US 6866182 B2
The invention provides an apparatus and a method for preventing oxidation of an electronic device, such as a semiconductor leadframe, when it is heated. The apparatus comprises an area in which said device is to be heated and inlet means adapted to supply a relatively inert gas to the said area. In particular, the apparatus includes a porous distribution element through which the inert gas is passed from the inlet means to said area, whereby to protect the electronic device in the area from oxidation.
1. An apparatus for preventing oxidation of an electronic device when it is heated on a surface, comprising:
(i) an area in which the electronic device is to be heated;
(ii) an inlet adapted to supply a relatively inert gas to the area;
(iii) a porous distribution element through which the inert gas is passed from the inlet to the area to protect the electronic device in the area from oxidation; and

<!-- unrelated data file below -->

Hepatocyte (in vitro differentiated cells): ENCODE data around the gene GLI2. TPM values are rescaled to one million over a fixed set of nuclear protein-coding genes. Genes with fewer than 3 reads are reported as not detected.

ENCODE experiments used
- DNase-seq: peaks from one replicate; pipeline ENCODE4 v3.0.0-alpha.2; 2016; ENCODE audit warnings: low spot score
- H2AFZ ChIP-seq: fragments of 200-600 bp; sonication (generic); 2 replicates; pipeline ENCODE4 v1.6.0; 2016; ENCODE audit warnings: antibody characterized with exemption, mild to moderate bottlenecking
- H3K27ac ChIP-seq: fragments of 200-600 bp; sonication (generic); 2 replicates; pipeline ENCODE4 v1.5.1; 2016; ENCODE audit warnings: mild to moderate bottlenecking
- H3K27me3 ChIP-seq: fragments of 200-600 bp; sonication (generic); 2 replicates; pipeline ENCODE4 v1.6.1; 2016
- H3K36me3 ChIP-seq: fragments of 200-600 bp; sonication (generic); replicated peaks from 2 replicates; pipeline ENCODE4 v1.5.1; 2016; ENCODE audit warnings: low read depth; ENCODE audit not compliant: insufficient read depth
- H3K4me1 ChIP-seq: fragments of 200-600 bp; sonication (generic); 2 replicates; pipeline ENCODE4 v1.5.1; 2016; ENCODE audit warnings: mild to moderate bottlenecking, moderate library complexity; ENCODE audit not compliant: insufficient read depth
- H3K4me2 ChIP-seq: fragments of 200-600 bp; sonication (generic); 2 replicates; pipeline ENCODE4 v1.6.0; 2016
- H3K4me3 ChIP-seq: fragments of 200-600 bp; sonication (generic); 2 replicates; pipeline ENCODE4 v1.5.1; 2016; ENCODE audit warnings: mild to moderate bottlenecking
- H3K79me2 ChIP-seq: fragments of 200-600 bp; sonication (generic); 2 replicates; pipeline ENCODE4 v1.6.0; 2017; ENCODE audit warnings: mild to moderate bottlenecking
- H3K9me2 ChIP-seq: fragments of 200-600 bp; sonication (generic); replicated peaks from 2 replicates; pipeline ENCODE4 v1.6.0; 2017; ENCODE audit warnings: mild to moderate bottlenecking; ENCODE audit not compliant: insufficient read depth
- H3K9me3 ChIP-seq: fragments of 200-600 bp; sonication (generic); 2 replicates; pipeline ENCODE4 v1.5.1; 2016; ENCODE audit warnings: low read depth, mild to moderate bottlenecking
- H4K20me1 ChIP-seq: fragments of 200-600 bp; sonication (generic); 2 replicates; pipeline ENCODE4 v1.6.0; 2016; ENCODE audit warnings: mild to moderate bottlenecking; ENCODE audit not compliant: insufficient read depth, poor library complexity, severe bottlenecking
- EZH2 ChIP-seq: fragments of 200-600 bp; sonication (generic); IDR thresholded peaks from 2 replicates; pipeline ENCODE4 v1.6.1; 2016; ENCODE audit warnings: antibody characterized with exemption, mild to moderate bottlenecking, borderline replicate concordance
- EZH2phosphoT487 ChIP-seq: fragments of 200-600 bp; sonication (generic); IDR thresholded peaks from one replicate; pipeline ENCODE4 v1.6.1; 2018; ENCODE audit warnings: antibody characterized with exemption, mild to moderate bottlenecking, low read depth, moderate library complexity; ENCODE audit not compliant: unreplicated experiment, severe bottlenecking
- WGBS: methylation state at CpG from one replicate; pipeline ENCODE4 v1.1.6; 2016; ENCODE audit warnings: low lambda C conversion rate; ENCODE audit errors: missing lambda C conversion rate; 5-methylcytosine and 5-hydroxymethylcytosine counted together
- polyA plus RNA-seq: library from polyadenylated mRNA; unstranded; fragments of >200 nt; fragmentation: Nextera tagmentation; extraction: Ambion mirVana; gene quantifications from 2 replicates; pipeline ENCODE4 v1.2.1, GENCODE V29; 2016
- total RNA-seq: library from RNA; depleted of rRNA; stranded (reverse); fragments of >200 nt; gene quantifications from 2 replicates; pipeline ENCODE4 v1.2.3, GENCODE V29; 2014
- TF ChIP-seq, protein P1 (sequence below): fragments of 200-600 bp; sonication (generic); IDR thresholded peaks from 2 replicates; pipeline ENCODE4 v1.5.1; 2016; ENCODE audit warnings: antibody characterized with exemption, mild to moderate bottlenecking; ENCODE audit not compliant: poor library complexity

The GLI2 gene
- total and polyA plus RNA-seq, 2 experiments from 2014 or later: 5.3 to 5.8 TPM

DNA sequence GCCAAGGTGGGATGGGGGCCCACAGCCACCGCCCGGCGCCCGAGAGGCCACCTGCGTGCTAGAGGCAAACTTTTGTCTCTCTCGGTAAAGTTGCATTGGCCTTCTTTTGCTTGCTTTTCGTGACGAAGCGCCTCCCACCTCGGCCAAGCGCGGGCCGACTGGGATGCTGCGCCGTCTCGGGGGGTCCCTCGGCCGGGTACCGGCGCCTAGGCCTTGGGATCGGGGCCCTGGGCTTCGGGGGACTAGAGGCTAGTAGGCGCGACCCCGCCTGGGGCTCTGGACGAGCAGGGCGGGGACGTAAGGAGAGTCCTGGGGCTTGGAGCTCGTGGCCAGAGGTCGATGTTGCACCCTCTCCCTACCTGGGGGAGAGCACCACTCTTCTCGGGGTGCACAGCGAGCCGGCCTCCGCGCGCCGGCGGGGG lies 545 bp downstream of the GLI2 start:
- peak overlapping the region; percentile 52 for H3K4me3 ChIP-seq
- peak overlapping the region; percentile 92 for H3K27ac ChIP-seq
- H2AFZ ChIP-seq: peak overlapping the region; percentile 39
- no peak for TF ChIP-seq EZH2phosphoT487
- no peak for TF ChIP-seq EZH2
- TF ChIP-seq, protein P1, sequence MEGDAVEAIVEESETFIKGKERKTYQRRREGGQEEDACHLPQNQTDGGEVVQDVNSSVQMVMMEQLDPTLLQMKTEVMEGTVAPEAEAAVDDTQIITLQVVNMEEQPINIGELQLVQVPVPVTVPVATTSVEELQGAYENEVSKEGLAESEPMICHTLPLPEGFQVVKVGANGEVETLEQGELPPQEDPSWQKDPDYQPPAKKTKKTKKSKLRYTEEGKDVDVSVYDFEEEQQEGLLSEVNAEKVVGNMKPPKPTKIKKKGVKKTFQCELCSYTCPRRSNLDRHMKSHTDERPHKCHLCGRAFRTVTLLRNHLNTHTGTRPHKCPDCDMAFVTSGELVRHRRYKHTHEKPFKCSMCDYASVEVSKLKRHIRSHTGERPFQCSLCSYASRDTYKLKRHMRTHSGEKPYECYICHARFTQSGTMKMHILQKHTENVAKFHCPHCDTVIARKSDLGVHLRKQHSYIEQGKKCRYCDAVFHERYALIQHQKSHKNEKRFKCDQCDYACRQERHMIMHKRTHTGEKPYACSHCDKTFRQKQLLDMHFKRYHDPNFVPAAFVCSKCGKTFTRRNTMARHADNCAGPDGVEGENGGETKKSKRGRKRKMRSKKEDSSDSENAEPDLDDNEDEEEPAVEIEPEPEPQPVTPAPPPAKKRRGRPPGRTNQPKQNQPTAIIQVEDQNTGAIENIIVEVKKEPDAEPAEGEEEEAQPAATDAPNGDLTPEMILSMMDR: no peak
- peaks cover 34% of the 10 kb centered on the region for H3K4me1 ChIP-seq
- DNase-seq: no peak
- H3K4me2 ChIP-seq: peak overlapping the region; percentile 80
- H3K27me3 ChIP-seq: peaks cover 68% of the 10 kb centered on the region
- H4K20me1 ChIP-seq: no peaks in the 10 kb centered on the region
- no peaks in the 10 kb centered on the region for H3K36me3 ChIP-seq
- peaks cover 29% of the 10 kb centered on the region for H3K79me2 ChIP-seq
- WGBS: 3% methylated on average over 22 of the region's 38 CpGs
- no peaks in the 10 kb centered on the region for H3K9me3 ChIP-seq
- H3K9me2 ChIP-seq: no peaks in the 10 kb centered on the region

(iv) a holding arrangement operative to clamp the electronic device to the surface, the porous distribution element being contained within the holding arrangement.
2. An apparatus according to
3. An apparatus according to
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5. An apparatus according to
6. An apparatus according to
7. An apparatus according to
8. An apparatus according to
9. A method to prevent oxidation of an electronic device when it is heated, the method comprising:
clamping the electronic device to a surface using a holding arrangement including a porous distribution element; and
introducing a relatively inert gas through an inlet and to the electronic device to protect the electronic device from oxidation by passing the inert gas through the porous distribution element prior to introduction to the electronic device.
10. A method according to
11. A method according to
The invention relates to an apparatus and method to minimize oxidation of electronic devices made from certain reactive metals, such as leadframes, during semiconductor package assembly processes. The invention is particularly applicable to ultrasonic wire bonding of copper alloy leadframes, although it is capable of wider application.